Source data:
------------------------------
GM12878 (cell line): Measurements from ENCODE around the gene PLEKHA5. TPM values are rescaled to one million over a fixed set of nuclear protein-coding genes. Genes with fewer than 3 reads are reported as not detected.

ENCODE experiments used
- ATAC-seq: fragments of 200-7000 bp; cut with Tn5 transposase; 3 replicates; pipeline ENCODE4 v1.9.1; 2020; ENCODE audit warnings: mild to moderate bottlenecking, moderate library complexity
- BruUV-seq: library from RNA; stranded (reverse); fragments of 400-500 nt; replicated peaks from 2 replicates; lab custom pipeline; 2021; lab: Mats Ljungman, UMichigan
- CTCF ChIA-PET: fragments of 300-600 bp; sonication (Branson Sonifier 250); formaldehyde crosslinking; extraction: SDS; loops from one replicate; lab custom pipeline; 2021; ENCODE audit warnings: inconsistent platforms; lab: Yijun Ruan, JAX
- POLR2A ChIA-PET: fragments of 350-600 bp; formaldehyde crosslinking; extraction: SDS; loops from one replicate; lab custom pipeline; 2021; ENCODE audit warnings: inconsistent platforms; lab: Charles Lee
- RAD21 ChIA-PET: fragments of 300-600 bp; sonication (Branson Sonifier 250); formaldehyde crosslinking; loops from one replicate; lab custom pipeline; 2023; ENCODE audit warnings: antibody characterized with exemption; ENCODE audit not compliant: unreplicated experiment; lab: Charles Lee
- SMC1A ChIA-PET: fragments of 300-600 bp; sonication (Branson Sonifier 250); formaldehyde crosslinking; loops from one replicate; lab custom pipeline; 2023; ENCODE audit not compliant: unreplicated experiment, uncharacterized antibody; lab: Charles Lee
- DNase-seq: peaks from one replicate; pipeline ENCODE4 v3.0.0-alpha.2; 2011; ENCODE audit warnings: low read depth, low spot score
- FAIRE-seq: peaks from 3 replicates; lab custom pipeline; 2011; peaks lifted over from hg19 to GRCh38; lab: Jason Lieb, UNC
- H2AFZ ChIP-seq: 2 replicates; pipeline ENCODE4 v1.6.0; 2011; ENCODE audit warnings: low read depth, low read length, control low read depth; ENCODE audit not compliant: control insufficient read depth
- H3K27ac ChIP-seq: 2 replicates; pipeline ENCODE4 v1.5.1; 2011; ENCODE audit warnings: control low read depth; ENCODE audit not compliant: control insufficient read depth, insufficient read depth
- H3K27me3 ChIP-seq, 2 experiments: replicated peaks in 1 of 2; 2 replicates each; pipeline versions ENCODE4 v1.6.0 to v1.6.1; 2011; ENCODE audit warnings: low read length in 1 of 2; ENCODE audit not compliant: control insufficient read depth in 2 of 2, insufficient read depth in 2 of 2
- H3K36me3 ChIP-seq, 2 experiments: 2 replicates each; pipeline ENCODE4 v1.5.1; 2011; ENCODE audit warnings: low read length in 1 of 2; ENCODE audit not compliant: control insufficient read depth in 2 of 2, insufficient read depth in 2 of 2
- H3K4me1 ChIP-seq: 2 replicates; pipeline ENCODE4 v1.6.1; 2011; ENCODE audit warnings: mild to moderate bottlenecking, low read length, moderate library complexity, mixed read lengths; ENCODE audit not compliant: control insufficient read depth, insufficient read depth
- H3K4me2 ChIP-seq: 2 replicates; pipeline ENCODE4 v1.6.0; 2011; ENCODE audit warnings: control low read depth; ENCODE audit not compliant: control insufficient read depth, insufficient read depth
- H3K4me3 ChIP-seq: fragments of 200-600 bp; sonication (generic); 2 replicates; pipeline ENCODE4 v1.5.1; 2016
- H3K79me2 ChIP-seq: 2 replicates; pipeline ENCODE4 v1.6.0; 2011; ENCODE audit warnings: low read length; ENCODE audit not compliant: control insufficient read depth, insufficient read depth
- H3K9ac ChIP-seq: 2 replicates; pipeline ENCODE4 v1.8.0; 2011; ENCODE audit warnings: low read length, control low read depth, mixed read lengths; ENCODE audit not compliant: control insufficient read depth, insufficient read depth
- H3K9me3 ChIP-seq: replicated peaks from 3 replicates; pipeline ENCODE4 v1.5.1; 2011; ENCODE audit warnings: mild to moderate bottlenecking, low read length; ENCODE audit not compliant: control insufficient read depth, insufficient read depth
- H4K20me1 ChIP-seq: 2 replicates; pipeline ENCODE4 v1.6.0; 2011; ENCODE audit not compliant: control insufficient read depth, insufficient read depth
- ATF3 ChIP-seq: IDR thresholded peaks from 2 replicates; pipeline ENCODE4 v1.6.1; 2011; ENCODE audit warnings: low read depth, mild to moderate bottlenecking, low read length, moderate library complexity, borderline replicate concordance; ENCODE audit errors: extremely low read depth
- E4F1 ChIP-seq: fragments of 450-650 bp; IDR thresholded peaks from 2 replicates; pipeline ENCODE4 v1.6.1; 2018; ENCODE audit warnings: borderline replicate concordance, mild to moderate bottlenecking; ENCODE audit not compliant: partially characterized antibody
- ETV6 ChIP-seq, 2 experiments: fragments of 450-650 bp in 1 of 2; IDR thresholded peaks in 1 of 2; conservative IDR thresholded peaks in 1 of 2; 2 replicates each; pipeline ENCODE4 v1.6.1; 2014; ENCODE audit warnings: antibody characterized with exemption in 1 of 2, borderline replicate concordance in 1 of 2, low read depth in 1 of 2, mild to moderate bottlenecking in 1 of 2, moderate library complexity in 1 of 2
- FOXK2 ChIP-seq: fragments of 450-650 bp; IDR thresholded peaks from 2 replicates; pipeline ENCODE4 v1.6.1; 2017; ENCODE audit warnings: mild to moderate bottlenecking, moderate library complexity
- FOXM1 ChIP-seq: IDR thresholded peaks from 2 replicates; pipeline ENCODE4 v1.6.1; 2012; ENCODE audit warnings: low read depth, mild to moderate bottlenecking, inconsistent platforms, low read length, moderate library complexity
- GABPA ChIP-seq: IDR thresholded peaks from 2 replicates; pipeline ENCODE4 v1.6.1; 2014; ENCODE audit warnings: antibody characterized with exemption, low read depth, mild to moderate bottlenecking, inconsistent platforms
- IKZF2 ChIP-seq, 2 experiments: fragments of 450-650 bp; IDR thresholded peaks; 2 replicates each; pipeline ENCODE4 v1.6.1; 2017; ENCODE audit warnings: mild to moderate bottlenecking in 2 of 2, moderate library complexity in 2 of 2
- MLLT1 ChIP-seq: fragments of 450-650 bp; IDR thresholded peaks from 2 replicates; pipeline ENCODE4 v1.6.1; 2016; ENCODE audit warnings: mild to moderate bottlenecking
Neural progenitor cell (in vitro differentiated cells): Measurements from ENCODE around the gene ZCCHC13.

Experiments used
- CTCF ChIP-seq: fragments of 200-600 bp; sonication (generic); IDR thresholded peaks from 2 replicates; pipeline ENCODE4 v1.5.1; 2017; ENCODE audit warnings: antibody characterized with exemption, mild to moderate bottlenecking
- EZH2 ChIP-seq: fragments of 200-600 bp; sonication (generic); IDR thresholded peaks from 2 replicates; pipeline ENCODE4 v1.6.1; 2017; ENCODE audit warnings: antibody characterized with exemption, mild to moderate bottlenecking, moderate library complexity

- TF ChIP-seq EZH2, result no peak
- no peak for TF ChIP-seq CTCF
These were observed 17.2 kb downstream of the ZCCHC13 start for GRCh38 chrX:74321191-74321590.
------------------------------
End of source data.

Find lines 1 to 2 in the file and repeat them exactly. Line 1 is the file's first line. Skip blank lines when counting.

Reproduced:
GM12878 (cell line): Measurements from ENCODE around the gene PLEKHA5. TPM values are rescaled to one million over a fixed set of nuclear protein-coding genes. Genes with fewer than 3 reads are reported as not detected.

ENCODE experiments used